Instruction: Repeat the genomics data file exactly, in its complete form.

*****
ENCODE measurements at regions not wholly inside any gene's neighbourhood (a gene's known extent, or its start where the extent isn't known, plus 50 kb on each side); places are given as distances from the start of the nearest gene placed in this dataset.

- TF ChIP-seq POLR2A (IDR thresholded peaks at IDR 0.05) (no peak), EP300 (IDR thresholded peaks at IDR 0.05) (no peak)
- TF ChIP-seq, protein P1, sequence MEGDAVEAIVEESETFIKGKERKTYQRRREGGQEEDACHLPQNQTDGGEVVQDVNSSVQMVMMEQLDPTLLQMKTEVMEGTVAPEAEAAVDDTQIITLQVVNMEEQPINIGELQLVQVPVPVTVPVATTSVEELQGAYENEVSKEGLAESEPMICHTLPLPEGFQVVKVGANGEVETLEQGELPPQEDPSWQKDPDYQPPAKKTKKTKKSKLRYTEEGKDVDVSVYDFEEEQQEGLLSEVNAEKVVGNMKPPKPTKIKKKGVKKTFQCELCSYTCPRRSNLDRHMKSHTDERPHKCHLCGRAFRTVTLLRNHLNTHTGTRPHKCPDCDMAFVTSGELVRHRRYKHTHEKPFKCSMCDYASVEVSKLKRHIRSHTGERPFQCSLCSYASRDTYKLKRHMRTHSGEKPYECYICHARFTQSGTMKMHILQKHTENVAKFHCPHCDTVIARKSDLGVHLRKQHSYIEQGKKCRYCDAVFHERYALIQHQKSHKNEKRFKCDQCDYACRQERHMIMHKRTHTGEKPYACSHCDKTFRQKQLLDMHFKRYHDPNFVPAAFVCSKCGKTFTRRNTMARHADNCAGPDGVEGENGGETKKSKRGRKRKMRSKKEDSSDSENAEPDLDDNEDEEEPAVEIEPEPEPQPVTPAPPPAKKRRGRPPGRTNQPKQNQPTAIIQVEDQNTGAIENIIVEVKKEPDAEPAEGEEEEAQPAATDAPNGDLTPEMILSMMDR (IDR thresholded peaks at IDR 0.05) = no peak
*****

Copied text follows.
ENCODE measurements at regions not wholly inside any gene's neighbourhood (a gene's known extent, or its start where the extent isn't known, plus 50 kb on each side); places are given as distances from the start of the nearest gene placed in this dataset.

- TF ChIP-seq POLR2A (IDR thresholded peaks at IDR 0.05) (no peak), EP300 (IDR thresholded peaks at IDR 0.05) (no peak)
- TF ChIP-seq, protein P1, sequence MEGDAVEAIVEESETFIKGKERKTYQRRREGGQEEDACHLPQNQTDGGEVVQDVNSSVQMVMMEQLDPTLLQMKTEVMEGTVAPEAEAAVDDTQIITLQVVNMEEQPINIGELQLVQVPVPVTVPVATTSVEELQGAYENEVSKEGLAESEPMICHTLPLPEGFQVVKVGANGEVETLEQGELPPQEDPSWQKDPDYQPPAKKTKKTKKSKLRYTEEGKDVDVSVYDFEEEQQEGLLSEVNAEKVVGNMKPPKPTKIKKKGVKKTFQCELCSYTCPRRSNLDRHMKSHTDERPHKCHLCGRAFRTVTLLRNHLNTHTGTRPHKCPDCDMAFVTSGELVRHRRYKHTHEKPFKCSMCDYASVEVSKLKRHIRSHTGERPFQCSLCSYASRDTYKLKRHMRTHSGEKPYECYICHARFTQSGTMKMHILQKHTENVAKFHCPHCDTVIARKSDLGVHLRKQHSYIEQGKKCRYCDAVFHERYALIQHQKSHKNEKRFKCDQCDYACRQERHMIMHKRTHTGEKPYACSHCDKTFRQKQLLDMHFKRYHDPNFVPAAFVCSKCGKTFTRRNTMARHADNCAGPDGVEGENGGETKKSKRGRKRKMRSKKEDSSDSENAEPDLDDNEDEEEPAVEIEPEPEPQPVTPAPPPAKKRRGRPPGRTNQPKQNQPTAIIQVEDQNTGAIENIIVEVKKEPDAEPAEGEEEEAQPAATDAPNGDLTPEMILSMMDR (IDR thresholded peaks at IDR 0.05) = no peak